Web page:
I have long thought that a plausible nightmare scenario is a graduate student in the 11th year of his Ph.D. program, with the knowledge, skills and lab to design a lethal flu, deciding that the solution to peak everything cum climate change is in his hands.

    Drones are emblematic of how tech is breaking the social assumptions on which institutions have been assembled. The primary safety feature of an aircraft is putting the pilot on board. All the secondary ones are embedding the manufacture and operation in vast hierarchies.

    We really are screwed if we lose both constraints on chaos.

  4. subgenius

    Robots, drones, electronics…

    …are useless once the opposition starts getting technical. The attack surface on any technological weapon etc is so wide as to be essentially undefendable.

    And you don’t need to take control, just disrupt it.

    Never mind the power supply issues.

  5. Richard McGee

    Take the case of a hypothetical perfectly efficient technological manufacturing process. Even an economy that requires zero workers still requires consumers. The rich cannot maintain an economy by selling to each other, simply because the numbers are vanishingly small. Profits in a debt-money based economy require large numbers of transactions. Where are these numbers going to come from?

  6. “Most people are superfluous”.
    Somehow this still doesn’t discourage so many from still having children.
    People are still reproducing as much as they always have. And a lot of these offspring are not among the most exemplary in the overview of the human race in general.

  7. markfromireland

    @ brian January 5, 2016

    Historically the “creative class” as you put it were mostly servants or skilled craftsmen. Think of the status of a J S Bach or Franz Josef Haydn for music or how Michelangelo was treated by the Popes or how pretty much any painter you care to think of was treated. The idea that such people were anything other than servants – admittedly somewhat special servants, or as outsiders with a workshop dependent upon patronage, is historically fairly new. As we move away from romanticism and its notions about “the artist” it could well be that we return to the status quo ante.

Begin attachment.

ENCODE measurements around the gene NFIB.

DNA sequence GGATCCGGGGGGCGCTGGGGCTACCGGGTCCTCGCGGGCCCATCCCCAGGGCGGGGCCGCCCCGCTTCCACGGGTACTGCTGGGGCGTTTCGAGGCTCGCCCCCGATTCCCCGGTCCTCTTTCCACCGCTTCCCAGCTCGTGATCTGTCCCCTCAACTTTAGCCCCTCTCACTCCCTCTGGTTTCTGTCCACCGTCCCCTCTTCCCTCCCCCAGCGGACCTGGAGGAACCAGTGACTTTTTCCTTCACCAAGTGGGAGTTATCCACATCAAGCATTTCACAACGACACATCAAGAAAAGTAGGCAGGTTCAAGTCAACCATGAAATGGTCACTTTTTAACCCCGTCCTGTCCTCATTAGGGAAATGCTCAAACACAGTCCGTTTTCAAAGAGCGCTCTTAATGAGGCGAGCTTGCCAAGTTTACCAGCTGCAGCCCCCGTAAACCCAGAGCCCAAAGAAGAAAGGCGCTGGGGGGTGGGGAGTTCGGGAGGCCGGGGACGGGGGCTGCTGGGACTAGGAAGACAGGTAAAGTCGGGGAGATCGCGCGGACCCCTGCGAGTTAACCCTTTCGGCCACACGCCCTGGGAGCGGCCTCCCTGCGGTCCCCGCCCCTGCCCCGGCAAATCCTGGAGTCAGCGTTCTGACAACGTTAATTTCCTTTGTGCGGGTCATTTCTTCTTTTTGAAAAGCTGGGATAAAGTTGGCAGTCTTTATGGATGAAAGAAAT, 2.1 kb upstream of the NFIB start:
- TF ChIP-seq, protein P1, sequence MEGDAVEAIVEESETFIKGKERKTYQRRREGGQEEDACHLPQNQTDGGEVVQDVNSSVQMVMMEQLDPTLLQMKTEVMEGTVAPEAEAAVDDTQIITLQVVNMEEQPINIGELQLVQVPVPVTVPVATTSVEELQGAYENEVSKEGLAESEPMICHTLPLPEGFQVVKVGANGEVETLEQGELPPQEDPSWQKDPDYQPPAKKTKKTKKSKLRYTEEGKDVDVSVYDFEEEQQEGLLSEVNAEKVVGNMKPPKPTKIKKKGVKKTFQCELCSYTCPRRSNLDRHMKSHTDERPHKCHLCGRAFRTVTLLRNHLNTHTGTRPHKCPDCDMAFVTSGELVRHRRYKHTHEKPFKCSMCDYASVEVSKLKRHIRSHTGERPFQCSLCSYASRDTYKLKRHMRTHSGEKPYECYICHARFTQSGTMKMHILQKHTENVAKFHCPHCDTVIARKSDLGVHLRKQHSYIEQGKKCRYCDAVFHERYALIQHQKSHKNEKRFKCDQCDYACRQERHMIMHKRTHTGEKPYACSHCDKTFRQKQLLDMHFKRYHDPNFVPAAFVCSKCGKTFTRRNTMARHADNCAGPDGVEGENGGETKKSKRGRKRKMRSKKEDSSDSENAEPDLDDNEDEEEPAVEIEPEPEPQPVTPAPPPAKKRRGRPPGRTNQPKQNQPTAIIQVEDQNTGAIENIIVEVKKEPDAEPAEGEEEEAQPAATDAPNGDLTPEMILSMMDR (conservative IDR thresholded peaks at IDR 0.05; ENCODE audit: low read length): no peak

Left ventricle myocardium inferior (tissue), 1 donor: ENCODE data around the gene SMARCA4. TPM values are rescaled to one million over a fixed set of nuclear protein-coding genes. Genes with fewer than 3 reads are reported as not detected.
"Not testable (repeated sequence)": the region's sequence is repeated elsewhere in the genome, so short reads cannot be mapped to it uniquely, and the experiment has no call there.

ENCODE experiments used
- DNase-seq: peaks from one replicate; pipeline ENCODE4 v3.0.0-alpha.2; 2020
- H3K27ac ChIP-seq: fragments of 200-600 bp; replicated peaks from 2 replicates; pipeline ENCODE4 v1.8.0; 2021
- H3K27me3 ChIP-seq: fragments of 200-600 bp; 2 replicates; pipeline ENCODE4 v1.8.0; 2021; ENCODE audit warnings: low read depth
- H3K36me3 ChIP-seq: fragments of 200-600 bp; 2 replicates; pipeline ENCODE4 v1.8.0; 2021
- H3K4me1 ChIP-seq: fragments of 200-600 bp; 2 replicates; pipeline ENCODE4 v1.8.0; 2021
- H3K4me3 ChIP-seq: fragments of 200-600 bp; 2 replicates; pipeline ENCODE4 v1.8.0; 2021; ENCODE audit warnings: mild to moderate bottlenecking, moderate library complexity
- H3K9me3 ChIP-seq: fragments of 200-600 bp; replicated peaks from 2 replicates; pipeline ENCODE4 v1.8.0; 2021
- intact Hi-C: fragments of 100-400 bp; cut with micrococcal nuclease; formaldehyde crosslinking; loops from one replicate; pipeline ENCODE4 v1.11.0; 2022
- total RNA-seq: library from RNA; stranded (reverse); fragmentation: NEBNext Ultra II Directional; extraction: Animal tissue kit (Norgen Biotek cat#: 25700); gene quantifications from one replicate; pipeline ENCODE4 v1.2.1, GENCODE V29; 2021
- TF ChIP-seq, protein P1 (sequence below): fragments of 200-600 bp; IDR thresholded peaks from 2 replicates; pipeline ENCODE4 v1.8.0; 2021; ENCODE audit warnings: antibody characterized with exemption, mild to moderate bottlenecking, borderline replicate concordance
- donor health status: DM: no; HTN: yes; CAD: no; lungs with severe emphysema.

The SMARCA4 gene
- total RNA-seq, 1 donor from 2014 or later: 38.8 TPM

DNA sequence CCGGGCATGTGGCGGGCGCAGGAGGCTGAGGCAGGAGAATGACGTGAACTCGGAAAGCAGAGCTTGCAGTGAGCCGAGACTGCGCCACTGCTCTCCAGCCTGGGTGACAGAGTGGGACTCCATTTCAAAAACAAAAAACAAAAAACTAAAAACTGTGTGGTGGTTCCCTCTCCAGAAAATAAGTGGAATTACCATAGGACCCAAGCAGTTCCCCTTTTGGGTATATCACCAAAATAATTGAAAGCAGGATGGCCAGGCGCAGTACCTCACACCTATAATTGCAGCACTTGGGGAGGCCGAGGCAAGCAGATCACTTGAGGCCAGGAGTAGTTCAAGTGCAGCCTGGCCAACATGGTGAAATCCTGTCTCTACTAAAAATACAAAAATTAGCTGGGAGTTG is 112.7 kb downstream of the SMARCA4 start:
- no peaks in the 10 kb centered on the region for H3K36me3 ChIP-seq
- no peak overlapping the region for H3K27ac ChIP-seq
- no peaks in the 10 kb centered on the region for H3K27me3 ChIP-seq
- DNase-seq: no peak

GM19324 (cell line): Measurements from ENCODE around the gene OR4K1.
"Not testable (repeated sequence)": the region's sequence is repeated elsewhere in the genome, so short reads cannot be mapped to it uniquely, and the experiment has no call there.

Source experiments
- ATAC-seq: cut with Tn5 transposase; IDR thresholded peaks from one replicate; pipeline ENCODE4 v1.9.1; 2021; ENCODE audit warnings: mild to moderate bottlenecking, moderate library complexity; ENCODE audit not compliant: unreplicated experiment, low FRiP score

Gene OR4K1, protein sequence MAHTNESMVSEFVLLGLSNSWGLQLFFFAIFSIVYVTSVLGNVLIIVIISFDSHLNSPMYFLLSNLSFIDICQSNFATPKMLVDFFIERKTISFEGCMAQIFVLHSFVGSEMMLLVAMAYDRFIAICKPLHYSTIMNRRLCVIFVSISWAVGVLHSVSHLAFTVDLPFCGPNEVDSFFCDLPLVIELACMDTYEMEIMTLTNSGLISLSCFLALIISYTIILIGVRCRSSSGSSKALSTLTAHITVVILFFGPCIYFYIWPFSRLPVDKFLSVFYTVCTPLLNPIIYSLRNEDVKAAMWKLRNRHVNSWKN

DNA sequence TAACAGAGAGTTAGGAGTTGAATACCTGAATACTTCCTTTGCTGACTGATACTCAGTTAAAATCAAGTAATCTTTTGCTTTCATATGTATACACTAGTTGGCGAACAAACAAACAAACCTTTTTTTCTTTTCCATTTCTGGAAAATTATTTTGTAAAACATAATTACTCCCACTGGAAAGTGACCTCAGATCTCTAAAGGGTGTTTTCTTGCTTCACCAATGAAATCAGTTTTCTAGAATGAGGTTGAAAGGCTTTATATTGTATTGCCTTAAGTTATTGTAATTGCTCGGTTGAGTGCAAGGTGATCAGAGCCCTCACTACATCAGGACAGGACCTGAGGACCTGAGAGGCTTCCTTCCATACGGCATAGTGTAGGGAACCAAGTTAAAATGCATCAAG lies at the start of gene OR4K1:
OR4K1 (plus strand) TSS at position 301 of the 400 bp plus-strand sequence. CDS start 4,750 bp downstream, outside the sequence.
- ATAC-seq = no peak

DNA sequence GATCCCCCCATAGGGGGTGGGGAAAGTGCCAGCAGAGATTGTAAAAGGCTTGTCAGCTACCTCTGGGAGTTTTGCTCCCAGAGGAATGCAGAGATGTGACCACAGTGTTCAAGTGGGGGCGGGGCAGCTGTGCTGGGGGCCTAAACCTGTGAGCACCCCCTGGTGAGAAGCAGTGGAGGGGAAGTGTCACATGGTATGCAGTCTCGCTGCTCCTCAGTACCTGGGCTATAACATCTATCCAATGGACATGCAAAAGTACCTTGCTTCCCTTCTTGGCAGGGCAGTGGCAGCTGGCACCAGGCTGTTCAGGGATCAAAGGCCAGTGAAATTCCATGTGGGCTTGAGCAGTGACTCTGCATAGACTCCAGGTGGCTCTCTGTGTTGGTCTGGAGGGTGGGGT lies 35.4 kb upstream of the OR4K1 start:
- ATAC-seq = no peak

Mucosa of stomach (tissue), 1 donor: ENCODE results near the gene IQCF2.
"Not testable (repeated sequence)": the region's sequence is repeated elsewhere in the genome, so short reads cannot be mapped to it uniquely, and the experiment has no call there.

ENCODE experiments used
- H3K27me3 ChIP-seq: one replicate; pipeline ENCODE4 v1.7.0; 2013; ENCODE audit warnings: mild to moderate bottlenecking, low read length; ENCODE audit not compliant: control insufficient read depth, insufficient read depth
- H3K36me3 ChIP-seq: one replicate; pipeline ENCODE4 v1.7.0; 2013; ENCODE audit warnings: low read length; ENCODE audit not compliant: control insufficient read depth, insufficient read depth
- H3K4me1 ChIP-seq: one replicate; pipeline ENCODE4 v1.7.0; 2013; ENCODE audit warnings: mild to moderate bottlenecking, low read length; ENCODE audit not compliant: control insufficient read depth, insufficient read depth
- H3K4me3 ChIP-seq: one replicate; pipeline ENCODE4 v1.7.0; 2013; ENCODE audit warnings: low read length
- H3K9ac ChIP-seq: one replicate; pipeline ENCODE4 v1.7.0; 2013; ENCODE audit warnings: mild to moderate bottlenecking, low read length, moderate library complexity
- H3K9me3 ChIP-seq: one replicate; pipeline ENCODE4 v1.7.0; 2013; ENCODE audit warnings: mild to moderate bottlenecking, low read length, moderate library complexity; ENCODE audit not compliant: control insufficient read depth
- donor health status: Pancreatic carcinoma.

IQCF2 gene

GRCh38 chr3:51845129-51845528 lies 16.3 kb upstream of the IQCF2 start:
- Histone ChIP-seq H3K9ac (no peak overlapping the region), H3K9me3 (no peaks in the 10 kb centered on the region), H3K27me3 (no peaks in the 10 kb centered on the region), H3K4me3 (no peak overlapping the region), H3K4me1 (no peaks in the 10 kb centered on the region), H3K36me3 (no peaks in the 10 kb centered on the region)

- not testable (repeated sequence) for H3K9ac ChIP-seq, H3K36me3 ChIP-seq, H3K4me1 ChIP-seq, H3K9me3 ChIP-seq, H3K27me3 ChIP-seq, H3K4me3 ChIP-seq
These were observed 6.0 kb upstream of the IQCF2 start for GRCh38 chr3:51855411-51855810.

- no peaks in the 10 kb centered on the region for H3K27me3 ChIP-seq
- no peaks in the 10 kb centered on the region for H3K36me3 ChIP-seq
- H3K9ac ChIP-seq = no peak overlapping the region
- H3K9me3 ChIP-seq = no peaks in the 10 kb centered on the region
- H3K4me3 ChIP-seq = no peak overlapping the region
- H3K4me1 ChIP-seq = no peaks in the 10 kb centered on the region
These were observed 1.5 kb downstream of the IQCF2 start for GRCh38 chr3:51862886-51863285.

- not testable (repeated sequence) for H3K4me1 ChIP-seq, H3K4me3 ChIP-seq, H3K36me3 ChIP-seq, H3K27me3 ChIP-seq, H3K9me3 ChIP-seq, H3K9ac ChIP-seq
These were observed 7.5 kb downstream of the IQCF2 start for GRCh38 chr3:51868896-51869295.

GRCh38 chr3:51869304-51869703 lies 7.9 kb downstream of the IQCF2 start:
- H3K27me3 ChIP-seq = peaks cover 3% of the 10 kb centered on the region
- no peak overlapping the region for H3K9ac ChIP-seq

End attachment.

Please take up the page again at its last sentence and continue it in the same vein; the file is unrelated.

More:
Not sure what you mean by this:

    Creativity comes from the masses living different experiences and banging against each other.

    Are you saying there’s such a thing as mass creativity? Or have I misunderstood you? Creativity is surely an individual characteristic rather than a group one. You can train people as the numerous “school of” creations attest but original inspiration is, I submit, individual.


  8. brian

    I meant that creativity and inspiration can come from the most unlikely places. The more different ideas that come into contact with each other, by people sharing them, the more likely a new idea will be thought of. That is the theory anyways. The more people there are (and the people are receptive to sharing and creating new ideas) the more likely a new idea will be sparked. Perhaps like a network effect.

  9. dfds

    People are still reproducing as much as they always have.

    I can’t think of any angle from which this statement isn’t flat-out wrong.

  10. Bruce Wilder

    mfi: Creativity is surely an individual characteristic rather than a group one.

    It seems a trifle self-delusional to think so. Creativity is embedded in a series of dialectics, that tie the individual to various social groups. Every art must find its audience and its appreciative critics and its patrons, not to mention its forms for performance and display. There’s the master and apprentice and guild. If the master of any art breaks the rules to creative purpose, there must be rules to break.

  11. Hegesias

    @Tal Hartsfeld

    People are still reproducing as much as they always have.

    This is Myth 5 in Nature’s recent article: “The science myths that will not die”

  12. Erin Gannon

    Re: The Rich and how they get bored with their bubble, this is why they embraced Mick Jagger in the 70s and it’s why they embrace people like Anthony Bourdain now. They love it when “creative” people are disdainful of them. Definitely one way to float through the coming Neo-Feudalism is to try to ingratiate oneself to the elites, a la Dorothy Parker, who drank her way through the depression insulting people at parties on Long Island.

    Too bad I don’t have an entree to that crowd.

  13. Belize is also such a little nation, under 350,000 individuals in the
    entire country, that we discovered our own selves continually running into the same people, albeit vacationers.